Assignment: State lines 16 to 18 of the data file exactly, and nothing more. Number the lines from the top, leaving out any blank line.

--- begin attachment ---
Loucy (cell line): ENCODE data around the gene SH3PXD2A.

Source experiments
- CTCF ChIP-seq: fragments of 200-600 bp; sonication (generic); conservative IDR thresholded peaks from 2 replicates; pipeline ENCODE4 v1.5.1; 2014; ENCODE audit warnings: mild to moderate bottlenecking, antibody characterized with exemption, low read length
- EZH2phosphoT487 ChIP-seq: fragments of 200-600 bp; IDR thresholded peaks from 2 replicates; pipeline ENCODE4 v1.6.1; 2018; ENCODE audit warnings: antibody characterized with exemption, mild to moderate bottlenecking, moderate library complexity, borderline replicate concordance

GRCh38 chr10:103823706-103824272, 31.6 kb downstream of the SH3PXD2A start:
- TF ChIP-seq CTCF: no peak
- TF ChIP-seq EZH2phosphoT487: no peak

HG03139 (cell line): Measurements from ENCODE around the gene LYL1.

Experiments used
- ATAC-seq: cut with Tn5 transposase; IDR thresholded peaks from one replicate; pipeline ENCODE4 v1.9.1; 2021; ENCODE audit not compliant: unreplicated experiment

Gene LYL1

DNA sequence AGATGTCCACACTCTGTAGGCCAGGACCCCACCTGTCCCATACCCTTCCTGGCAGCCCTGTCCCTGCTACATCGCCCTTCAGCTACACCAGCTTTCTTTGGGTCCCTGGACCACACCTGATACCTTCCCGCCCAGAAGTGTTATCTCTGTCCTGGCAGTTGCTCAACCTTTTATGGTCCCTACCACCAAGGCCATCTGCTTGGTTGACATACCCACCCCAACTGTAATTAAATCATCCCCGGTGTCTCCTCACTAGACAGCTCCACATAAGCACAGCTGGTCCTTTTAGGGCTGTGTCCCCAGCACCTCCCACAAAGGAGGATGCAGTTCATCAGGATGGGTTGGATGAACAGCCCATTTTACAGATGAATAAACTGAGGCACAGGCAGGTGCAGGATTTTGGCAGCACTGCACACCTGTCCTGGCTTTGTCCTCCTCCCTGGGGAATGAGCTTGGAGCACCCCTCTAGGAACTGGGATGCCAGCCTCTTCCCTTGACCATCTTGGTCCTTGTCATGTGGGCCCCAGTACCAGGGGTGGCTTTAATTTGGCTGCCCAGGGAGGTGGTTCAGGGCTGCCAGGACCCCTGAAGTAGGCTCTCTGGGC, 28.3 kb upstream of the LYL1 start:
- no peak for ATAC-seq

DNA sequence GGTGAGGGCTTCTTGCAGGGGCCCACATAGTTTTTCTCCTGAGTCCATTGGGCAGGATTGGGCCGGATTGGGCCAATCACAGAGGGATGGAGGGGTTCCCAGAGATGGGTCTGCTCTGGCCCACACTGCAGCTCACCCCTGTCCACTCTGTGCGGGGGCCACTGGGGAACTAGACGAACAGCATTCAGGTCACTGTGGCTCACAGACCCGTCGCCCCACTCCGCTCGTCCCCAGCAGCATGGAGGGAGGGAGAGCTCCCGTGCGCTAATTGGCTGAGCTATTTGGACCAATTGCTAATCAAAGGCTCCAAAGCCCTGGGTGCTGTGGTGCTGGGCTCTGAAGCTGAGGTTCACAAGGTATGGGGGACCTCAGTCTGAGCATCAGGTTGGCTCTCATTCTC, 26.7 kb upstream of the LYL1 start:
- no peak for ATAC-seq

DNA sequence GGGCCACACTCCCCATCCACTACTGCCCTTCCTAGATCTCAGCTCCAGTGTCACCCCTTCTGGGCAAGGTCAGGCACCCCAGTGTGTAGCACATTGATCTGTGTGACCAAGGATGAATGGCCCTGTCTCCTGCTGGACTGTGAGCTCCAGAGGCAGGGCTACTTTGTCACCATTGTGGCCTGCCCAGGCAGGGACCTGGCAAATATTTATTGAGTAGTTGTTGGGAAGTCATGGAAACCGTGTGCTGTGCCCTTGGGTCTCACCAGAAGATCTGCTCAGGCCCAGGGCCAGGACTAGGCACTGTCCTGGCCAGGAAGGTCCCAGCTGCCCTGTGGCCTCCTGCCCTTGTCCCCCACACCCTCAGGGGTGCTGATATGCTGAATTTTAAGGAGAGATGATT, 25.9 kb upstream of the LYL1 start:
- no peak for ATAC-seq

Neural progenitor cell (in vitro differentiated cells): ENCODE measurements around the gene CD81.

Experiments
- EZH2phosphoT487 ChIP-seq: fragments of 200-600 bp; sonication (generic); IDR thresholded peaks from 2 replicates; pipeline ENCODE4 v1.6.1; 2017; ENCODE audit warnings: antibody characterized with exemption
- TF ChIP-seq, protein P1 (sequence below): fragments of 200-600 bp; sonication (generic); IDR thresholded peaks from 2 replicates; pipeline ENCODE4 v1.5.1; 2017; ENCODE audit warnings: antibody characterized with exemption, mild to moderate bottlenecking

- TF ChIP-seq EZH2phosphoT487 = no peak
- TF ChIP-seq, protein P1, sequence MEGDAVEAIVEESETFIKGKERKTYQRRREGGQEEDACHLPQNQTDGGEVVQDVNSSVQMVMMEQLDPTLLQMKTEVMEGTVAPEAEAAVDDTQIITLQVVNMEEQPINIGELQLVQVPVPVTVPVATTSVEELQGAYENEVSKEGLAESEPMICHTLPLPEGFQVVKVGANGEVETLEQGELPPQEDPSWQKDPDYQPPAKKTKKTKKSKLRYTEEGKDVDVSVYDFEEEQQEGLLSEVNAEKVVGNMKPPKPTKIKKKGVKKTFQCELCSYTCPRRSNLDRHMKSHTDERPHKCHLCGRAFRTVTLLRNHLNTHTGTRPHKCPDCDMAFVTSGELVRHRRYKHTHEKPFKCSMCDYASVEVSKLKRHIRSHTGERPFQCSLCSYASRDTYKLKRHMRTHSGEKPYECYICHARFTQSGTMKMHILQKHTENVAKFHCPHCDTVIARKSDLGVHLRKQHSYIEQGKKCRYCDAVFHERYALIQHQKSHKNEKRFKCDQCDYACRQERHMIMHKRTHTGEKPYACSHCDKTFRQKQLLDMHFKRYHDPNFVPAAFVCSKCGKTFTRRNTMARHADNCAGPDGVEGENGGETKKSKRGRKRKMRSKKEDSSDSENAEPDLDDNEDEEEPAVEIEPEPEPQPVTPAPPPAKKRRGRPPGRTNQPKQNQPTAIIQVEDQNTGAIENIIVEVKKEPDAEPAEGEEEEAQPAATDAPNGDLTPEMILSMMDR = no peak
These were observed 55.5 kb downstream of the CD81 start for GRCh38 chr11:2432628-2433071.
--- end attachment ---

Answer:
DNA sequence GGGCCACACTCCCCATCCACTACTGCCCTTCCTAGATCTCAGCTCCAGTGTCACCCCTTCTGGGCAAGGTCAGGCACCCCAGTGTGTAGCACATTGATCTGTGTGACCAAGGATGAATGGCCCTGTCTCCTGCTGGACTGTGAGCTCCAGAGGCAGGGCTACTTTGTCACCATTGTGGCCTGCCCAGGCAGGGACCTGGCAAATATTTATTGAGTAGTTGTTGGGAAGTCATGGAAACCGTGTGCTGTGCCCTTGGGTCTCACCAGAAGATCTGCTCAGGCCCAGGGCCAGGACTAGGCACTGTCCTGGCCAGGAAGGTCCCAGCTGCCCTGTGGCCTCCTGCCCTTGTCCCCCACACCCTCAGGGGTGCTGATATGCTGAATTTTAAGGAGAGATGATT, 25.9 kb upstream of the LYL1 start:
- no peak for ATAC-seq

Neural progenitor cell (in vitro differentiated cells): ENCODE measurements around the gene CD81.